The Five Love Languages of Children, Part 9: Acts of Service
Last week, I discussed the final love language of children, acts of service, based on the book “The Five Love Languages of Children” by Gary Chapman and Ross Campbell. In case you missed it, please follow the links below to read previous posts about the various love languages of children:
- Physical Touch (Part 1 and Part 2)
- Words of Affirmation (Part 1 and Part 2)
- Quality Time (Part 1 and Part 2)
- Acts of Service (Part 1)
Today, I will continue to discuss the final love language of children, acts of service, to provide some tips, tricks, and tidbits on how to incorporate acts of service into a parent-child relationship.
It is easy for parents to have hopes, wishes, and dreams for their children. A part of incorporating acts of service into a parent-child relationship is a parent’s acknowledgement that the child is not an extension of the parent, but rather an individual. This means that it is important for parents to allow their children to develop their own skills, abilities, and goals without the parents pushing their own unfulfilled wishes or desires upon their children. A parent’s goal is to help guide a child and give the child room to explore their own autonomy. This does not include giving a child a detailed map stating what the rest of the child’s life will look like.
For children whose primary love language is acts of service, requesting help from a parent is more about creating a connection then receiving the help. Because it is about connection for the child, a parent’s response may negatively impact the parent-child relationship.
For example, an adolescent approaches his mother while she is reading and asks, “Mom, will you cook me breakfast?” Without looking up, his mother snaps to him, “No you know how to cook it yourself.” In this instance, the son was not just asking for food, but to engage with his mother. This response may leave the son feeling defeated and upset. Parents do not need to jump at every request but should remain sensitive a child’s requests and recognize that it is motivated by a child’s need for connection.
Instead of snapping at her child in the above example, an alternative response may have looked more like this: “I’m sorry, I cannot cook right now. Would it be okay if you made something yourself and then we can do something together later?” In this way, the mother is still denying the request, however, she is also addressing her son’s need to connect.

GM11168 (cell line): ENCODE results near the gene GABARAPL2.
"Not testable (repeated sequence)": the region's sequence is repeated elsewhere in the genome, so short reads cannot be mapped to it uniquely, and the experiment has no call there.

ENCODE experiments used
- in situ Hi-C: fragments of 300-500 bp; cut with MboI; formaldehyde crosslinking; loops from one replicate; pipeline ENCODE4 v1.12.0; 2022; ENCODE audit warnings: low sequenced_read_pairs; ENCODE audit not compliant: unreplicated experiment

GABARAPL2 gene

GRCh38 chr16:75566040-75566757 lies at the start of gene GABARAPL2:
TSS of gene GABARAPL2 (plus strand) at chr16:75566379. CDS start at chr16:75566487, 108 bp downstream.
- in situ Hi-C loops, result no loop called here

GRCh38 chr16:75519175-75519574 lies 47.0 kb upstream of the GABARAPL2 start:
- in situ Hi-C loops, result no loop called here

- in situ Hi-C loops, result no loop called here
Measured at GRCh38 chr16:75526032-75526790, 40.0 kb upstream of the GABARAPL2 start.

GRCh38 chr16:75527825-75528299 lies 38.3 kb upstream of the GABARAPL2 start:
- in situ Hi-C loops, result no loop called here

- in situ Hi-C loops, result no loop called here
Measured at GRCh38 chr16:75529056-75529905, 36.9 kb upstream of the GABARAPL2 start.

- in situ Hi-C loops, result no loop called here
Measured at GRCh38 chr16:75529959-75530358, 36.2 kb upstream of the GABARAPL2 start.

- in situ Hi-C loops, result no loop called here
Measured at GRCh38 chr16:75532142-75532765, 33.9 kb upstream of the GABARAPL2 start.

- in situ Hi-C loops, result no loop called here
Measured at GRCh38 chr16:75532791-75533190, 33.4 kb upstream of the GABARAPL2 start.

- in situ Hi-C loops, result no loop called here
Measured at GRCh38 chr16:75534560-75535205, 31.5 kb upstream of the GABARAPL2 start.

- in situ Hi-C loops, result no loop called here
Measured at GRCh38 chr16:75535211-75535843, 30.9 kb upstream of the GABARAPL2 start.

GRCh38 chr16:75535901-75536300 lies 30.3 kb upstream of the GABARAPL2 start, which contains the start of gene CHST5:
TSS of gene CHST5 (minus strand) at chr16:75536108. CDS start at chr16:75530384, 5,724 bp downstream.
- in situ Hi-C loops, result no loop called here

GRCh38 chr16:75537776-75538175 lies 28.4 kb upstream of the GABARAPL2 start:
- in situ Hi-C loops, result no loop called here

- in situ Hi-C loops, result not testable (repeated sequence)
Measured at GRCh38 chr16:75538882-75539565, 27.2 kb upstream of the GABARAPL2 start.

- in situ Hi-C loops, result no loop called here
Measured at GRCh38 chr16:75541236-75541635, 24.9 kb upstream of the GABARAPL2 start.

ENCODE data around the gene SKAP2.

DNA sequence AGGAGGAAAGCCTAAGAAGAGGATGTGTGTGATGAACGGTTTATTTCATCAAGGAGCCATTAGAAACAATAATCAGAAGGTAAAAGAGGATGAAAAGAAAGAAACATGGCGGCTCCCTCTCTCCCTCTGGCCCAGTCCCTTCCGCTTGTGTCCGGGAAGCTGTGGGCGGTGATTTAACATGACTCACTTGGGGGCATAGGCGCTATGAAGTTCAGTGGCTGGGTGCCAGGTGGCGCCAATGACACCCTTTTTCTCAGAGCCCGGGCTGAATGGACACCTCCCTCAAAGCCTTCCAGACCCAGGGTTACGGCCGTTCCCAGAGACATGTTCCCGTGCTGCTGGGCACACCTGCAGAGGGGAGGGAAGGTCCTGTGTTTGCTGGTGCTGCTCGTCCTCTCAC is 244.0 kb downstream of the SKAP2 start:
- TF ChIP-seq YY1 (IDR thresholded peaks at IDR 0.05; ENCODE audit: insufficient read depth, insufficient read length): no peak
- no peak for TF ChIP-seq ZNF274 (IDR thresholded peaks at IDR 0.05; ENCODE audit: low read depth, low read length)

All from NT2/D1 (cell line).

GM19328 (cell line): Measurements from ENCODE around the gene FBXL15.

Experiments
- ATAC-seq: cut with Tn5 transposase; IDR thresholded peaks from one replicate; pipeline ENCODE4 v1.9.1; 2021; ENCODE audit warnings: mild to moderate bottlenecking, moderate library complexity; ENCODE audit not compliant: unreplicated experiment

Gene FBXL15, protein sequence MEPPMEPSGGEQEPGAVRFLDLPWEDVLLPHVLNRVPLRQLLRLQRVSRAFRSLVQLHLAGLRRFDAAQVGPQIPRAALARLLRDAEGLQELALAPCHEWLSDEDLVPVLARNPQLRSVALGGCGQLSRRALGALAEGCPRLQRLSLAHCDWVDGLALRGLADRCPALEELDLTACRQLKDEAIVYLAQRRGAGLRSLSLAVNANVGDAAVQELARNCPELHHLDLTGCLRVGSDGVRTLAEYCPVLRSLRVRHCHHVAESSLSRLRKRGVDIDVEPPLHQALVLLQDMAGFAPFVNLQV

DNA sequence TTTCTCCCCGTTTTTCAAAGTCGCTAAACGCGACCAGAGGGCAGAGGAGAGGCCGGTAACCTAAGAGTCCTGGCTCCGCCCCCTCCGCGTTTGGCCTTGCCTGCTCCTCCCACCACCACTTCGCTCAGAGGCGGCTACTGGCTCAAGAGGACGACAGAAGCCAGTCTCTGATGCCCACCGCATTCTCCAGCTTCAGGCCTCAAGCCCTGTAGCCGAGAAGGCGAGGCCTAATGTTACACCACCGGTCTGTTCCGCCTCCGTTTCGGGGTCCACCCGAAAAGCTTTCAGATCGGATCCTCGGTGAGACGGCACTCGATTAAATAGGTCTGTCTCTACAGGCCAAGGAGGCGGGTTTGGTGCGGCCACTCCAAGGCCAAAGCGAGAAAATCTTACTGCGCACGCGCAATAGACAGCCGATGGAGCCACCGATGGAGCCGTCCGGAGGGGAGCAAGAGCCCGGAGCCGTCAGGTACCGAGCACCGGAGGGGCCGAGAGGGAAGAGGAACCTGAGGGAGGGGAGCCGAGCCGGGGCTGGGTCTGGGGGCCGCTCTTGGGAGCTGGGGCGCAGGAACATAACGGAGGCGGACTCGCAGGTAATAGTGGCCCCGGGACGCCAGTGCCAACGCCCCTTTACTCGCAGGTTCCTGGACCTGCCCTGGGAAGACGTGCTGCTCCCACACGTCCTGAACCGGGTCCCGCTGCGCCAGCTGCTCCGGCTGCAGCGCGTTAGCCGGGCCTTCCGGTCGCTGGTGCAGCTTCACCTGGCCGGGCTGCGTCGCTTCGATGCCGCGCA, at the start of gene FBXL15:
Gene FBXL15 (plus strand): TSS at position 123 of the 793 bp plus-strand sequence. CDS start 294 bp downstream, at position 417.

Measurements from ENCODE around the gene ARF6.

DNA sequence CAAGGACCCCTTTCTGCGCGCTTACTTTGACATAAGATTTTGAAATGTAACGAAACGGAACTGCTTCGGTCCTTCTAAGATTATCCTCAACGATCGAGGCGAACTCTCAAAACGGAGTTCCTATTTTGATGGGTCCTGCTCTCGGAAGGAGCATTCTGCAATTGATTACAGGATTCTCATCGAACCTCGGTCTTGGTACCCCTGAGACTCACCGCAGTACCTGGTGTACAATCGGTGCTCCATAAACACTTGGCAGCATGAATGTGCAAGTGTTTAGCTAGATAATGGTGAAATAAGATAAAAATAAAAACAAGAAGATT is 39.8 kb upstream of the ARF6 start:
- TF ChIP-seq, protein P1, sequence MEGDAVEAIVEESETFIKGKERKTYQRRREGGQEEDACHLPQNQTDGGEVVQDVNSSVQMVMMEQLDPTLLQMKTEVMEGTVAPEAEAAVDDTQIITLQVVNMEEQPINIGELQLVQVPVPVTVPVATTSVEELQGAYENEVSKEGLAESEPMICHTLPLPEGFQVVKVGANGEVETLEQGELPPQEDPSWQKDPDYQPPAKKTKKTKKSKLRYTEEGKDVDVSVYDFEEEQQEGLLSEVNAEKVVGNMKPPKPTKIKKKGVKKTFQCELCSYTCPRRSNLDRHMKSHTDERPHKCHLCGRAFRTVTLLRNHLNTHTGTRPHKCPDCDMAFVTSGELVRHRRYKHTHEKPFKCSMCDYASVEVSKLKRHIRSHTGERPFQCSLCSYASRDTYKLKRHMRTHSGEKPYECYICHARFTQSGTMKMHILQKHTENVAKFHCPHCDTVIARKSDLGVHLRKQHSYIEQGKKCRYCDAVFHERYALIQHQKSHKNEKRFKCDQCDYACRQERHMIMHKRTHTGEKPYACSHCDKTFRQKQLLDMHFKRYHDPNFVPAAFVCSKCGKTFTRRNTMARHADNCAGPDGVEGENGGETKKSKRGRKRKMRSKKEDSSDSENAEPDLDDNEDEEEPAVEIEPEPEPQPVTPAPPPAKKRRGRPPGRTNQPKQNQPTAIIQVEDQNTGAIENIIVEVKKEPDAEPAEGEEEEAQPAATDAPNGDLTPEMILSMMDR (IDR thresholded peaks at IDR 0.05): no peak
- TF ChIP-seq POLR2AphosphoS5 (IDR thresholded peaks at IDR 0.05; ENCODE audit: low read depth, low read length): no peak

As a parent, when providing acts of service for a child, it is important to help a child regardless of the child’s behavior. For example, some parents may feel that they can only help a child when the child behaves well and may choose not to help a child if a child is behaving poorly. This will ultimately teach a child that love is conditional and must be earned. This is not a message a parent should teach a child - love is unconditional, and therefore, a parent’s role is to support and help a child as needed, whether the child has had a good day or a bad day.
Below is a list of tips, tricks, and tidbits to help parents connect with a child whose love language is acts of service:
- Children will notice a parent who does things for others out of love, not obligation, and will model this behavior
- For younger children, have them help with chores or cooking. This will not only show the child skills for future independence, but will also allow parent and child to connect with one another
- As children get older, engage in the community together such as through volunteering and/or walking for awareness or a cause
- Respond to a child’s request - not react. If a parent refuses a child, pushes the child away, or responds to a child in a harsh or critical tone, it may impact the child’s emotional tank
And remember, a parent does not need to say “yes” to a child’s every request. However, a parent should try to remain sensitive to a child’s request, recognize it as a bid for connection, and respond in a gentle manner.
If you enjoyed reading about the five love languages of children and would like to learn how to incorporate these languages into your own relationship with your child, therapy can be a safe space to explore these connections. From individual therapy, to family therapy, to couples therapy, there are lots of ways to create connection and explore specific and unique patterns within a family. For more information on therapy, visit FAQ at Hilber Psychological Services. If you would like to schedule an appointment, please contact us.